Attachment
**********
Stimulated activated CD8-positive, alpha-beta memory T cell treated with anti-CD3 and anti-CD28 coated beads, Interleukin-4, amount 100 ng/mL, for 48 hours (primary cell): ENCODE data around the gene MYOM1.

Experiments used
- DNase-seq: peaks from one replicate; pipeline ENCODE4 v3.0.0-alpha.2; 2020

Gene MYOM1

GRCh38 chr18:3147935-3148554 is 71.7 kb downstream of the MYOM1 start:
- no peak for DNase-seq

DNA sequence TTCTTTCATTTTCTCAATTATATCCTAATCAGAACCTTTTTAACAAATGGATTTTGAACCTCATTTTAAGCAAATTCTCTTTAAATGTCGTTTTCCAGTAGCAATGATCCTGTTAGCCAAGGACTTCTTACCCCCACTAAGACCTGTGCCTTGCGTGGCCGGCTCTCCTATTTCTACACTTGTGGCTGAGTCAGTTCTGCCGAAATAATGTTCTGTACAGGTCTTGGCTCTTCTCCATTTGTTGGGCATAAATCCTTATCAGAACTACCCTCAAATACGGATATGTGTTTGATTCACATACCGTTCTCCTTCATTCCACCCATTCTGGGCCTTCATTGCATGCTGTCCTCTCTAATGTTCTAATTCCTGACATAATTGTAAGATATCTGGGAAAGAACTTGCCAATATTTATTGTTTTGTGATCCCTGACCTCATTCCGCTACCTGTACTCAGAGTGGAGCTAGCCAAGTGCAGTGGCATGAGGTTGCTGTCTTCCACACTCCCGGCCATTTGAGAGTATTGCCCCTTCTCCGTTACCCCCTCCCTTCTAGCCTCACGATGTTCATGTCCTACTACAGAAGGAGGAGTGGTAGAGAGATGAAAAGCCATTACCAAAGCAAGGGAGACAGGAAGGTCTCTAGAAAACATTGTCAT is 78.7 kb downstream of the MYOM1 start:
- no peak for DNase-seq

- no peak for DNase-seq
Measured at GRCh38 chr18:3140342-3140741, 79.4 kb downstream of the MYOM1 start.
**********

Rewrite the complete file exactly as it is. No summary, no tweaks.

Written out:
Stimulated activated CD8-positive, alpha-beta memory T cell treated with anti-CD3 and anti-CD28 coated beads, Interleukin-4, amount 100 ng/mL, for 48 hours (primary cell): ENCODE data around the gene MYOM1.

Experiments used
- DNase-seq: peaks from one replicate; pipeline ENCODE4 v3.0.0-alpha.2; 2020

Gene MYOM1

GRCh38 chr18:3147935-3148554 is 71.7 kb downstream of the MYOM1 start:
- no peak for DNase-seq

DNA sequence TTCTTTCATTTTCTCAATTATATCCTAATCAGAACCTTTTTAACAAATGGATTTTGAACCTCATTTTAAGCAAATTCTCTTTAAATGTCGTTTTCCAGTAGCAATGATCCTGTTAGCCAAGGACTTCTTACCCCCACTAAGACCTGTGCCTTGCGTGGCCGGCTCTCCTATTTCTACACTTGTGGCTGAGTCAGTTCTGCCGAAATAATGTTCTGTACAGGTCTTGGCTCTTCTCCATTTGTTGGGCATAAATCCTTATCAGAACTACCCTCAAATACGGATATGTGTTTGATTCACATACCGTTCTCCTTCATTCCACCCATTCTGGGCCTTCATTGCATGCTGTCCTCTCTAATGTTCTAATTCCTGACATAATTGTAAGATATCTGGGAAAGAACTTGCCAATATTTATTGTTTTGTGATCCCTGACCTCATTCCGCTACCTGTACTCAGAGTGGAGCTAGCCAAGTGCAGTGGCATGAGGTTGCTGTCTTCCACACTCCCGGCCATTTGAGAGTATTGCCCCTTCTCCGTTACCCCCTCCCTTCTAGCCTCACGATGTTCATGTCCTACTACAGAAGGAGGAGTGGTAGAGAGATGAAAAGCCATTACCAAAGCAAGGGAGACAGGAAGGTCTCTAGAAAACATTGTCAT is 78.7 kb downstream of the MYOM1 start:
- no peak for DNase-seq

- no peak for DNase-seq
Measured at GRCh38 chr18:3140342-3140741, 79.4 kb downstream of the MYOM1 start.